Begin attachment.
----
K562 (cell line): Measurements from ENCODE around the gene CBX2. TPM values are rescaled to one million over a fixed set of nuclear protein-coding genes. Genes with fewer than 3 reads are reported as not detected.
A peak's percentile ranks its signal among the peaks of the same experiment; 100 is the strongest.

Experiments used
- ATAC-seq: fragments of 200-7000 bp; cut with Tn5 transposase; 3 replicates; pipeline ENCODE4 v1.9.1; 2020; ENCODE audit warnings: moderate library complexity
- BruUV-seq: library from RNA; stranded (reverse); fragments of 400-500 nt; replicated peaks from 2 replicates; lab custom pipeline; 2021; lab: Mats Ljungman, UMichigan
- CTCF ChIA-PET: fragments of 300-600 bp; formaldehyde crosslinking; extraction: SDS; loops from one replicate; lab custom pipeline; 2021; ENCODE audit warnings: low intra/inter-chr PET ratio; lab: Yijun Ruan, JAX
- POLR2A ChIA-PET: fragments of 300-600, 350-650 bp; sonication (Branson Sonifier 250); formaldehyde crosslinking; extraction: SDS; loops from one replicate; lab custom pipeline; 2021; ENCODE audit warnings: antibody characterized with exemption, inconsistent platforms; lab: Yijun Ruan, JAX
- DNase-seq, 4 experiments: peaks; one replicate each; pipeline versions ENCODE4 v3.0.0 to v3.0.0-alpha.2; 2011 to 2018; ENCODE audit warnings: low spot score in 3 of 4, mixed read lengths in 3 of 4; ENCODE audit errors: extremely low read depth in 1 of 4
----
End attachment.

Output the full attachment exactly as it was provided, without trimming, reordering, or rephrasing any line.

K562 (cell line): Measurements from ENCODE around the gene CBX2. TPM values are rescaled to one million over a fixed set of nuclear protein-coding genes. Genes with fewer than 3 reads are reported as not detected.
A peak's percentile ranks its signal among the peaks of the same experiment; 100 is the strongest.

Experiments used
- ATAC-seq: fragments of 200-7000 bp; cut with Tn5 transposase; 3 replicates; pipeline ENCODE4 v1.9.1; 2020; ENCODE audit warnings: moderate library complexity
- BruUV-seq: library from RNA; stranded (reverse); fragments of 400-500 nt; replicated peaks from 2 replicates; lab custom pipeline; 2021; lab: Mats Ljungman, UMichigan
- CTCF ChIA-PET: fragments of 300-600 bp; formaldehyde crosslinking; extraction: SDS; loops from one replicate; lab custom pipeline; 2021; ENCODE audit warnings: low intra/inter-chr PET ratio; lab: Yijun Ruan, JAX
- POLR2A ChIA-PET: fragments of 300-600, 350-650 bp; sonication (Branson Sonifier 250); formaldehyde crosslinking; extraction: SDS; loops from one replicate; lab custom pipeline; 2021; ENCODE audit warnings: antibody characterized with exemption, inconsistent platforms; lab: Yijun Ruan, JAX
- DNase-seq, 4 experiments: peaks; one replicate each; pipeline versions ENCODE4 v3.0.0 to v3.0.0-alpha.2; 2011 to 2018; ENCODE audit warnings: low spot score in 3 of 4, mixed read lengths in 3 of 4; ENCODE audit errors: extremely low read depth in 1 of 4